Heard it Here

Wake Forest Students Cover Downtown Winston-Salem

Rainy Mornings & Tech Briefings

Biologists, technologists, and students walked through the rain and into a modern, rectangular building with transparent windows last Wednesday morning.

The 14th Annual Tech Briefing, a series of talks on topics ranging from ultrasound-guided invasive procedures to student laboratory space to self-administration of insulin, was hosted by the Winston-Salem Chamber on October 28 from 8:00 a.m. -10:00 a.m. in the Center for Design Innovation (CDI) on 450 Design Avenue.

The tech briefing was a way to bring a group of entrepreneurs together to present on various innovative ideas relating to biology and technology. “It brings creative ideas and companies to the attention of the community at large. Many people in our local community aren’t aware of all of the advances being developed here,” said Jill Atherton, the Vice President of Economic & Community Development for the Winston-Salem Chamber.

This event was sponsored by Cook Medical, BB&T, Allegacy, Center for Design Innovation, DataChambers, Kilpatrick Townsend, The Small Business and Technology Development Center, Wake Forest Baptist Medical Center and the North Carolina Biotechnology Center.

The Center for Design Innovation is a multi-campus research center within the University of North Carolina system with modern interior with large windows and concrete floors. Its goal is “to catalyze economic transformation of the state’s Piedmont area,” said the primary CDI website. The CDI hosts the UNC School of the Arts, Winston-Salem State University and Forsyth Technical Community College.

The Center for Design Innovation is an extension of the Innovation Quarter, located in downtown Winston-Salem, and is an area for Winston-Salem students to learn and innovate through advanced digital technologies.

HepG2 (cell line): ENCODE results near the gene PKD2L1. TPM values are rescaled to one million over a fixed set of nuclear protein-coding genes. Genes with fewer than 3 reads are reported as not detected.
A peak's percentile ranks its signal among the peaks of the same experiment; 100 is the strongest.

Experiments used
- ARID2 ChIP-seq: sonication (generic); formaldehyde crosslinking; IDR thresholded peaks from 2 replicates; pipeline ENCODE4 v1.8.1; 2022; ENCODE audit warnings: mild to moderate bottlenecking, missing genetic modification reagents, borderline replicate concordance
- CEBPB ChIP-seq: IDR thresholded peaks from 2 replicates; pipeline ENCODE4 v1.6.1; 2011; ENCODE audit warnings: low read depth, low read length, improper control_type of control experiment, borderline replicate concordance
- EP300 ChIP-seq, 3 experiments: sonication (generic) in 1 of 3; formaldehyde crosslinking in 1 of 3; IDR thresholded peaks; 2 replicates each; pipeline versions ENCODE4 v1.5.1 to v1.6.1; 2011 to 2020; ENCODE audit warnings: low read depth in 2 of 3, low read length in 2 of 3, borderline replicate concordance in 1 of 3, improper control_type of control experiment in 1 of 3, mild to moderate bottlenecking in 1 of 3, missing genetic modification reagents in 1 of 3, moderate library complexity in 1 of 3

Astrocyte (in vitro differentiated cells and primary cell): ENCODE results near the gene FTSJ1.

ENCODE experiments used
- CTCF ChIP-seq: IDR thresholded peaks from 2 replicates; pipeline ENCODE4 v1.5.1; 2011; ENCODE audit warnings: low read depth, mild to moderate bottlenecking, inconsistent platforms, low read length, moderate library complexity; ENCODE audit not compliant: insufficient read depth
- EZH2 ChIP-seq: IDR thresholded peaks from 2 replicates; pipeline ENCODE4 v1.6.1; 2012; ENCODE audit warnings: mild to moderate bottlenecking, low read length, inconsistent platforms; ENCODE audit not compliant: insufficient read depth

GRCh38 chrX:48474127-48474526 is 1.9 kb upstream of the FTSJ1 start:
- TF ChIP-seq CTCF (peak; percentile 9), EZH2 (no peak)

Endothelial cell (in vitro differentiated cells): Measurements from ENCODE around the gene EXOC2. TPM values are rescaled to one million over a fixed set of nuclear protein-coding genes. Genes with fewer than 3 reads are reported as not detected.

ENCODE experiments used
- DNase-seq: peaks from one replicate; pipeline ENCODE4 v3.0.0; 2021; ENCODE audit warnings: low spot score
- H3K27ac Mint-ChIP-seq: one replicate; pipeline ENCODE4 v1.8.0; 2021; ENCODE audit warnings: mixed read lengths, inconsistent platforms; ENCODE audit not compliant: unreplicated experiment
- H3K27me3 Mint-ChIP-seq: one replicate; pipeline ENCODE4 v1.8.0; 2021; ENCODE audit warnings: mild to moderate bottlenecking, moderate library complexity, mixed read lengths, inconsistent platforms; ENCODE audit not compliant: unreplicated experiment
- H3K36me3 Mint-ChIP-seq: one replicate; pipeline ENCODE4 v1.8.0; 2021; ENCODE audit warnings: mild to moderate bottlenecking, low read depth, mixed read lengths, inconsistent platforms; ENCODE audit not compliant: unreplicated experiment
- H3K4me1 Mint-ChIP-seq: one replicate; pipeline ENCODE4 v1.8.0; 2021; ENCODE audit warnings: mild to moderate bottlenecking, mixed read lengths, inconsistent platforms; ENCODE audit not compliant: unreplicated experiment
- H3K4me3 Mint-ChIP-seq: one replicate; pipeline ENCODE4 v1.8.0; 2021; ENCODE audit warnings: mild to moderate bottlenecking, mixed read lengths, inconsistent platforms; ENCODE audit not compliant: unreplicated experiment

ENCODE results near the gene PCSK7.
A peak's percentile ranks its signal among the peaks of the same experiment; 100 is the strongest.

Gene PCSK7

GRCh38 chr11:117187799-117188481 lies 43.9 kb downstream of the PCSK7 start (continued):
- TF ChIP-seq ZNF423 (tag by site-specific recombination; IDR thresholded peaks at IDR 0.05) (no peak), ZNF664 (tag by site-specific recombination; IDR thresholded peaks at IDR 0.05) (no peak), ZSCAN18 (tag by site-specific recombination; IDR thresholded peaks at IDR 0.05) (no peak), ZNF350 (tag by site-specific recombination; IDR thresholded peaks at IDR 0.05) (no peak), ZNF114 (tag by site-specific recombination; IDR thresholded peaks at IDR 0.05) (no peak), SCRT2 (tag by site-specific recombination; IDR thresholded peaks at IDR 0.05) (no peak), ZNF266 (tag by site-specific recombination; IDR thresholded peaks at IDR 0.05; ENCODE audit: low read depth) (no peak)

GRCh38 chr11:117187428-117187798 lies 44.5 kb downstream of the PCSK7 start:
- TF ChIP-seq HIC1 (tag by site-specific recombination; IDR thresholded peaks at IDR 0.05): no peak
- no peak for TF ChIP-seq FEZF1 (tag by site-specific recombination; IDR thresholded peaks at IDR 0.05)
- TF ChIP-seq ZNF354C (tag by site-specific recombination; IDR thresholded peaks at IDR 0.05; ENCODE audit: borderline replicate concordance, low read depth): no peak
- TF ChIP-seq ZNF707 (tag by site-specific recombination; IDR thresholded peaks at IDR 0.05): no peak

Ten speakers presented at the tech briefing and over 200 business professionals came to the conference, said Atherton.

“The Center for Design Innovation (CDI) has the ability to bring businesses together to discuss and innovate on issues affecting them,” said Atherton. “I think CDI has the potential to help companies rethink the way they are creating- to think outside the box.”

Audience member Barry Self, the Project Manager with Forsyth Tech Process Improvement, said that he believed the Winston-Salem Chamber opened the doors of the Center for Design Innovation so that the people of the Winston-Salem community could see the interior of the building.

The topics of the presentations varied with the technology involved. Dr. Kahlil Bitar invented a strategy to help the problem of fecal incontinence which effects 6.6 million people in the United States. “I thought the fecal incontinence innovation was very innovative and encouraging because I have an elderly father who has had challenges with this issue,” said Atherton.

Other presentations solely focused on the students of North Carolina institutions, such as the Science Skills Laboratory (SSL) idea presented by speaker Dr. Cheryl Burrell. The SSL is a facility that makes it possible for students to complete the laboratory requirement in a flexible environment at Forsyth Technical Community College.

“Life science companies are growing at a rapid rate in North Carolina. With SSL, students can come at any time when they are open and available,” said Dr. Burrell to the audience. “Instructors always present and there in person.”

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